Many choreographers prefer not to analyze their choreography. They will discuss the history of the piece, the music, their creative process, the dancers for whom they choreograph and the imagery they envision. However – the choreography should speak for itself. It creates a mood, an impression, an impact. Each person sees, hears, and experiences it in an individual way; taking from it a personal interpretation and meaning. That was George Balanchine’s philosophy and also that of Salvatore Aiello. Aiello expressed it by saying “If we could talk about dance we wouldn’t need to do it, would we?”
Clowns and Others, one of his early works, was created at a time when he was making the transition from dancer to Associate Artistic Director and choreographer. He was 34.
Like most young choreographers, his first efforts reflect the work of his mentors and those whose influence comes from his profound admiration for them. Clowns and Others reveals glimpses from Oscar Ariaz, Alvin Ailey and others. Aiello’s choreography is about capturing the human spirit, portraying the dynamics of human nature and how we handle it, human to human. In each his thirty-two ballets he focuses on that, sometimes choosing to bring out the humor and other times, the poignancy.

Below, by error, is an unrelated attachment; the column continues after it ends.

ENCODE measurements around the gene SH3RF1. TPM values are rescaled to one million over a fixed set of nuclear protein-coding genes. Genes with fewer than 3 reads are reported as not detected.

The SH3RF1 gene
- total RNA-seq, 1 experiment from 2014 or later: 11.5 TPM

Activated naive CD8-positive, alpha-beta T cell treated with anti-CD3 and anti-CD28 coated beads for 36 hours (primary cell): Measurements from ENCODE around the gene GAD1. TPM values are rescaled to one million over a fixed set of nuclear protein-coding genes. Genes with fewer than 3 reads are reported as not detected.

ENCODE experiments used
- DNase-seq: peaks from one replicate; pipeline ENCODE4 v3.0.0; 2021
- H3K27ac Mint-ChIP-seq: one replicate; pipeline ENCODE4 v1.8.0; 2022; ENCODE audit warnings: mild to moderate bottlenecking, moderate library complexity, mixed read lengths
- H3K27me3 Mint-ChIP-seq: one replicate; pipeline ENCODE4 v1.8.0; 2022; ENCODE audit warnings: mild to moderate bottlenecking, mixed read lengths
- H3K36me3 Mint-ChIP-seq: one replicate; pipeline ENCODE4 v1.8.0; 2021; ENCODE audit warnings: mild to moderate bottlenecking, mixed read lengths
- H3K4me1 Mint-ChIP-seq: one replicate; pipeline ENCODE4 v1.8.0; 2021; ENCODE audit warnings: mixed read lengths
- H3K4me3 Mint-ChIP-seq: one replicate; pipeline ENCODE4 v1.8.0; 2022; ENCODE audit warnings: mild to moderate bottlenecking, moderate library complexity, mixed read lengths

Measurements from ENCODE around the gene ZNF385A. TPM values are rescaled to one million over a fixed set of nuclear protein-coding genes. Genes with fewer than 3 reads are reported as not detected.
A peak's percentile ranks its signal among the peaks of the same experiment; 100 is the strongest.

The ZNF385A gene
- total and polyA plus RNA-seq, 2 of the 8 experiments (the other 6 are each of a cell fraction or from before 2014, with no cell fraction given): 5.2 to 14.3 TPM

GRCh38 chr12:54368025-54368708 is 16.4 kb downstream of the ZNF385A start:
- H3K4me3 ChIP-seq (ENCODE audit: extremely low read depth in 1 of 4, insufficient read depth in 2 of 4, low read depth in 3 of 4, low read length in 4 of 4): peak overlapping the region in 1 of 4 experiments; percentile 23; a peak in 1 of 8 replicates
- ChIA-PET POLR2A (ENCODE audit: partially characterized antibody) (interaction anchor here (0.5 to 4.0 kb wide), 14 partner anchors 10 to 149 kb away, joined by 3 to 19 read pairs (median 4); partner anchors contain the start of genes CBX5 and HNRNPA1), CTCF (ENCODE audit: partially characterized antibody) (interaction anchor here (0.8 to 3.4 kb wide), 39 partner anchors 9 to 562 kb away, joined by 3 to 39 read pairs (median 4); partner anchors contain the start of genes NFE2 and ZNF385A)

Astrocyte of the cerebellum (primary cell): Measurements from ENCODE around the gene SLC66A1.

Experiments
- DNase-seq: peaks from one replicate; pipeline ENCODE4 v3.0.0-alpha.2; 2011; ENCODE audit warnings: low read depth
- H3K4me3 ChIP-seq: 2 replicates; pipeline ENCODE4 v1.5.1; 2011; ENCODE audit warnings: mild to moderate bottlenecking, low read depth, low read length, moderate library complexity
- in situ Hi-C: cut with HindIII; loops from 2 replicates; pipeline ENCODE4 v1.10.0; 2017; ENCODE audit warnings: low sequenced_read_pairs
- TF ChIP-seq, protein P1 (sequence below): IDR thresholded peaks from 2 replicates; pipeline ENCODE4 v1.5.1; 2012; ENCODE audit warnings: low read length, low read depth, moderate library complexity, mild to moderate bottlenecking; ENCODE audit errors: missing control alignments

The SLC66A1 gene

“Dancers and Clowns…
The two are the same.
Each wears a mask on his soul.”
– Salvatore Aiello
In Clowns and Others, these principles are set against the backdrop of a circus or carnival. In this “moving painting,” there is a group of vignettes, each one setting a scenario precipitated by the display of a human characteristic (selfishness, anger, grief, compassion, wonder, etc.) In each scene others respond to the event and come up with a resolution by working together with understanding and with humor. We often laugh at the misfortune of others, perhaps because we recognize ourselves, or maybe because we are relieved that, this time, the victim is someone else.
Imagine wandering through the grounds of an old-fashioned traveling circus. You’ll laugh at the antics of the troupe as the show moves from clowns to lions, a daredevil tightrope walker, jugglers, a carousel, and more. In the crowd around you, the usual selfish and exhausted children act out their frustrations.
Set to the charming, animated, and humorous piano score of Sergei Prokofiev’s "Visions Fugitives, Opus 22", each vignette is punctuated and enhanced by the musical humor that Prokofiev often employed. Each dance movement is infused with its own humor. These components work together to convey the message that we are all in it together, trying to survive our lot in our own individual way, striving to feel comfortable and safe.
“We are not dancers. We are human beings that just happen to dance.”
– Salvatore Aiello